Officers resume fire duties after review

Officers resume fire duties after review

16 September 2010

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Australia —  Two West Australian conservation officers will resume full fire duties after a review cleared them of serious fault during a bushfire that killed three truck drivers.

The fire in Boorabbin National Park on the Great Eastern Highway west of Kalgoorlie in December 2007 killed Trevor Murley, Lewis Bedford and Robert Taylor.

Department of Environment and Conservation (DEC) Director-General Keiran McNamara on Thursday announced the results of investigations into two staff involved in managing the fire.

In November the WA Coroner reported on the deaths, making adverse findings against DEC incident controller Barry Hooper, planning officer Bradley Barton and logistics officer Bradbury Commins.

The DEC appointed SWY Consulting to conduct investigations into alleged breaches of discipline in line with provisions of the Public Sector Management Act.

Mr McNamara said in a statement the critical decision to reopen the Great Eastern Highway to traffic on December 30, 2007 was taken Mr Hooper without consulting Mr Barton or Mr Commins.

Mr Hooper ceased employment with the DEC in November last year.

Mr McNamara said he had accepted the SWY investigator’s finding that Mr Commins was not careless in carrying out his duties.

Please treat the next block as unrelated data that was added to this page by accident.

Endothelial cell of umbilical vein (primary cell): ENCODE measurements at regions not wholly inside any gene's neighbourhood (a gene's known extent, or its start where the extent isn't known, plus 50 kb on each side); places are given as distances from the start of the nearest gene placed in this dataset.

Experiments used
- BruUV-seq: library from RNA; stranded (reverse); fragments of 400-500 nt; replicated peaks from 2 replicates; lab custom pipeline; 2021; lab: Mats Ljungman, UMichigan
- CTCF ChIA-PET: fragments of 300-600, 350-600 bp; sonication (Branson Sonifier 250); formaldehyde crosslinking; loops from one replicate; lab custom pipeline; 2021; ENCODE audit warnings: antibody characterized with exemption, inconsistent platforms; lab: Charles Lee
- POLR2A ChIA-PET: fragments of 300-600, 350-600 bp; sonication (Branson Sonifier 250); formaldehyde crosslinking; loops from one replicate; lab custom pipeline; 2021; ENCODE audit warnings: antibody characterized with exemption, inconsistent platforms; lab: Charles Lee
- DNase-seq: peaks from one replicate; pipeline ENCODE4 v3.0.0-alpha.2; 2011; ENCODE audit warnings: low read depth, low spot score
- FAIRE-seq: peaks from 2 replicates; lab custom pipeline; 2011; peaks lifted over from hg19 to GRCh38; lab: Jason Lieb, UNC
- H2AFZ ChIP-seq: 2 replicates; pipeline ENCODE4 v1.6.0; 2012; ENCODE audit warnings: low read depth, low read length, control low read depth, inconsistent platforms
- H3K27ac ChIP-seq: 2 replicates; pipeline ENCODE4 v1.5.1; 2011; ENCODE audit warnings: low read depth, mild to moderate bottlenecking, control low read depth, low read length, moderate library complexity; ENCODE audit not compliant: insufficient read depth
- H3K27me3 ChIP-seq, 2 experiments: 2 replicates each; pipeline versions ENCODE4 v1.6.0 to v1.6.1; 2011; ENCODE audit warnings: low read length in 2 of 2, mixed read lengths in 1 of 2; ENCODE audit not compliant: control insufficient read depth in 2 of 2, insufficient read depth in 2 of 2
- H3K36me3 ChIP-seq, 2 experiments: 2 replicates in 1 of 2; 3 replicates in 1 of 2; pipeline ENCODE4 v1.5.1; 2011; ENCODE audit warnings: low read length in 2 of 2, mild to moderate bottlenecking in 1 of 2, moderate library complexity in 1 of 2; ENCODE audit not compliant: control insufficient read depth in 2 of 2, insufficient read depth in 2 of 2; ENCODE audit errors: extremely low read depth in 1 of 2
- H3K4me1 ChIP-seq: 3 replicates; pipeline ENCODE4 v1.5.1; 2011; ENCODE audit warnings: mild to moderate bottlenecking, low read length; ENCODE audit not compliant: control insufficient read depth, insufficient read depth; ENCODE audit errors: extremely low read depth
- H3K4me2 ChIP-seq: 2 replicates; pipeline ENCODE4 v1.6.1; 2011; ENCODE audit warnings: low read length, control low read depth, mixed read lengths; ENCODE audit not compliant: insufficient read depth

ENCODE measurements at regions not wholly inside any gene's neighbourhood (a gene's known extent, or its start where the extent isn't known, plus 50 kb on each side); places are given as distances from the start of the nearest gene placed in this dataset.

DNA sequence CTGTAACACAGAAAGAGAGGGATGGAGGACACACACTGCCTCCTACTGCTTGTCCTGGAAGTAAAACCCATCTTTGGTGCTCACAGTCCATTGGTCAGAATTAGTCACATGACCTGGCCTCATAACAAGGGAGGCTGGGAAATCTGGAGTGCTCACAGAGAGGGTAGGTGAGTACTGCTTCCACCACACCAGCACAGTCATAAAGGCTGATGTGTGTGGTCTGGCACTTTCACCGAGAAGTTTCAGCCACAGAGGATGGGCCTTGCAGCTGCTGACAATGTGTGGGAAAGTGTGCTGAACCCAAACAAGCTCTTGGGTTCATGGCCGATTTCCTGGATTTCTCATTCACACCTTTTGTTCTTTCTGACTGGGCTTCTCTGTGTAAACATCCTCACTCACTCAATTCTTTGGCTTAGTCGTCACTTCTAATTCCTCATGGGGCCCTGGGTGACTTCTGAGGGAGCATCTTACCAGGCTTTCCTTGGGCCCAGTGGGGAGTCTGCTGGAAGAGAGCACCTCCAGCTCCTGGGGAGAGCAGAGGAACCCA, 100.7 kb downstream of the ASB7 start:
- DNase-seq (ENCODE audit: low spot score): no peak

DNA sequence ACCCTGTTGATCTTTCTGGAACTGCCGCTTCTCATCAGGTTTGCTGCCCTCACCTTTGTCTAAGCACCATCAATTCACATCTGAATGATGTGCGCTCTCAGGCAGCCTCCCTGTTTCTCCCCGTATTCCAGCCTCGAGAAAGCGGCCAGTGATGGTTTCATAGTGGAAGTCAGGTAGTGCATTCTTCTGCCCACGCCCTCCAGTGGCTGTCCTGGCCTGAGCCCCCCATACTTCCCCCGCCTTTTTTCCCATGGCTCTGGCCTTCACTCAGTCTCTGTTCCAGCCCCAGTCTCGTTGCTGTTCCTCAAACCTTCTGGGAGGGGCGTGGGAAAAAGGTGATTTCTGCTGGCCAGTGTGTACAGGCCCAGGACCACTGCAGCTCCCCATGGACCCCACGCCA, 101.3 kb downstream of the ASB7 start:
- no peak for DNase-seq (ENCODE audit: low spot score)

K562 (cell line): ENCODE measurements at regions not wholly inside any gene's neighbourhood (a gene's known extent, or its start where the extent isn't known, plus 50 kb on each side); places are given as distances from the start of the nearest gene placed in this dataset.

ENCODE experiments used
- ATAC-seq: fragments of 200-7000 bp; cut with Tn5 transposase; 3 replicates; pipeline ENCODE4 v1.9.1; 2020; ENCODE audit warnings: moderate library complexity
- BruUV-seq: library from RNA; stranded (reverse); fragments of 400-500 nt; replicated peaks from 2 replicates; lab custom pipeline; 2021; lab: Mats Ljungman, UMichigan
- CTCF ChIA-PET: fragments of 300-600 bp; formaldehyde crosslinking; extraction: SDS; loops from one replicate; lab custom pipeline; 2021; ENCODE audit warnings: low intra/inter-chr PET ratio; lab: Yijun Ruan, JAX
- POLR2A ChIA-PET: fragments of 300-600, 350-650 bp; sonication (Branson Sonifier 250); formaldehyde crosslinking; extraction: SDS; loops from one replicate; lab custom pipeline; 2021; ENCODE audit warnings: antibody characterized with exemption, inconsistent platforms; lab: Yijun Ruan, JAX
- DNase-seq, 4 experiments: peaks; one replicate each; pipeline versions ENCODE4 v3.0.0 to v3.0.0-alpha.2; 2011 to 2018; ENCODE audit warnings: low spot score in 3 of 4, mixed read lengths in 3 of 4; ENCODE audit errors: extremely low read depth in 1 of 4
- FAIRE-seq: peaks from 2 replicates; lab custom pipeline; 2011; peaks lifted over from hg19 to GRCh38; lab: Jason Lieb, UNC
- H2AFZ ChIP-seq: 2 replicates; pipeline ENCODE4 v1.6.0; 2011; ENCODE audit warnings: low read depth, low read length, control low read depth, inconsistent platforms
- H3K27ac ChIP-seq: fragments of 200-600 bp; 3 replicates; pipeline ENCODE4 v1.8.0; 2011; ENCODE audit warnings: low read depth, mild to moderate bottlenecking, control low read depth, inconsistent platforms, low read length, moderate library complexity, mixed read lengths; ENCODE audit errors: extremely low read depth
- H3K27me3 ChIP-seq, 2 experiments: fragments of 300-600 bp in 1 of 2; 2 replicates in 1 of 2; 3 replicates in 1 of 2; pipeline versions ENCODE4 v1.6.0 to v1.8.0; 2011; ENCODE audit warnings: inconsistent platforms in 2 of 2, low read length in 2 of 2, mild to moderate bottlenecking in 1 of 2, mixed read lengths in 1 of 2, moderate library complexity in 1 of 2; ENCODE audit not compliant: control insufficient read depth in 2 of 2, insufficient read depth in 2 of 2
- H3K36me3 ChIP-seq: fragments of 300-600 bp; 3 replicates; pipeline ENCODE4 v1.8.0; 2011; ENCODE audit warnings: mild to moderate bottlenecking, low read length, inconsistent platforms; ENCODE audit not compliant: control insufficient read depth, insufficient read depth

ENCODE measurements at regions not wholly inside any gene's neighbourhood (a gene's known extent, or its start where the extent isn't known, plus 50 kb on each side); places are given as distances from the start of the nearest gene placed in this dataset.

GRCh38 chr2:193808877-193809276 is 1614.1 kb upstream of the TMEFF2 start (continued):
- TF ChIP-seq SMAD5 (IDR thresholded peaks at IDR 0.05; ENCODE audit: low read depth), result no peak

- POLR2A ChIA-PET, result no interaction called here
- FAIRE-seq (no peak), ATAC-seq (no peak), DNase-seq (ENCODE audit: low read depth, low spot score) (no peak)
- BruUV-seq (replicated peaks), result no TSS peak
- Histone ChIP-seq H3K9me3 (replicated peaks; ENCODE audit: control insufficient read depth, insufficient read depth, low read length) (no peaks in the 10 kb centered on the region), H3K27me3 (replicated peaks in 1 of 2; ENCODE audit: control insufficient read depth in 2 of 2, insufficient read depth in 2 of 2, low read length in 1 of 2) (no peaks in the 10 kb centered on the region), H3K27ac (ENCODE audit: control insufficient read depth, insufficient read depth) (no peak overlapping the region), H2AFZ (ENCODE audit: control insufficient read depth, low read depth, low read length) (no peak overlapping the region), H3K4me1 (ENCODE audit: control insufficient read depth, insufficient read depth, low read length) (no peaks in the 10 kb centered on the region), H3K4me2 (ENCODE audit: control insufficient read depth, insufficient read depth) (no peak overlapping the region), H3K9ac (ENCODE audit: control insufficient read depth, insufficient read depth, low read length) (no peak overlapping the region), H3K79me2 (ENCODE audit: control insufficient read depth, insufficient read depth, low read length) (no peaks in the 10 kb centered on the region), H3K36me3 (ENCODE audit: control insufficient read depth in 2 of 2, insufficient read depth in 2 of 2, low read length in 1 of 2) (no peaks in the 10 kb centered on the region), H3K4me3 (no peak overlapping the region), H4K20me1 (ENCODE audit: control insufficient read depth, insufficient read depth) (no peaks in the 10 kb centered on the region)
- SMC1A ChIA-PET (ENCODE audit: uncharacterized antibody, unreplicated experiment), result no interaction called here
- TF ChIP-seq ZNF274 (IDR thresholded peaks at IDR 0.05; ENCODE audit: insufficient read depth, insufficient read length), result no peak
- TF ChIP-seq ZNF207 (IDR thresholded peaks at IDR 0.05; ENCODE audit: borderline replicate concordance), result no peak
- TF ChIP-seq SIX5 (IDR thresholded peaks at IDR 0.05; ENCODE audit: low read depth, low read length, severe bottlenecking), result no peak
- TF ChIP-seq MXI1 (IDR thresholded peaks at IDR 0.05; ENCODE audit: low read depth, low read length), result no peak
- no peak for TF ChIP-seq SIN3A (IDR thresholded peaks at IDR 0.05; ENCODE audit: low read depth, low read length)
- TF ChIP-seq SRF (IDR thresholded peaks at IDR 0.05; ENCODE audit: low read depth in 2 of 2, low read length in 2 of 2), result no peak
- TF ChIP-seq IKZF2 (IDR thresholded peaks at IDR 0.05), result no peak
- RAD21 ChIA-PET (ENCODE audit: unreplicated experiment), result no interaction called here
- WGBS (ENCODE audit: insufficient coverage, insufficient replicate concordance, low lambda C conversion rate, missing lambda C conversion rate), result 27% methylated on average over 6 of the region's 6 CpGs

The investigator found the incident management team’s planning section was understaffed.

He found that issues beyond Mr Barton’s control found him in the planning officer role despite not being accredited to deal with the scale of the Boorabbin bushfire.

“I have found that a minor breach of discipline should be recorded against Mr Barton,” Mr McNamara said.

“Based on the mitigating factors in his case, no penalty will be imposed.”

Mr Barton and Mr Commins voluntarily stood down from frontline fire duty after the coronial inquest.

Both would now resume full roles within DEC’s fire management structure, Mr McNamara said.

He said that since the Boorabbin fire the DEC had implemented a number of measures, including stringent procedures to manage traffic during bushfires.

Mr McNamara said he again extended his apologies and sincere condolences to the families and friends of the men who died in the fire.

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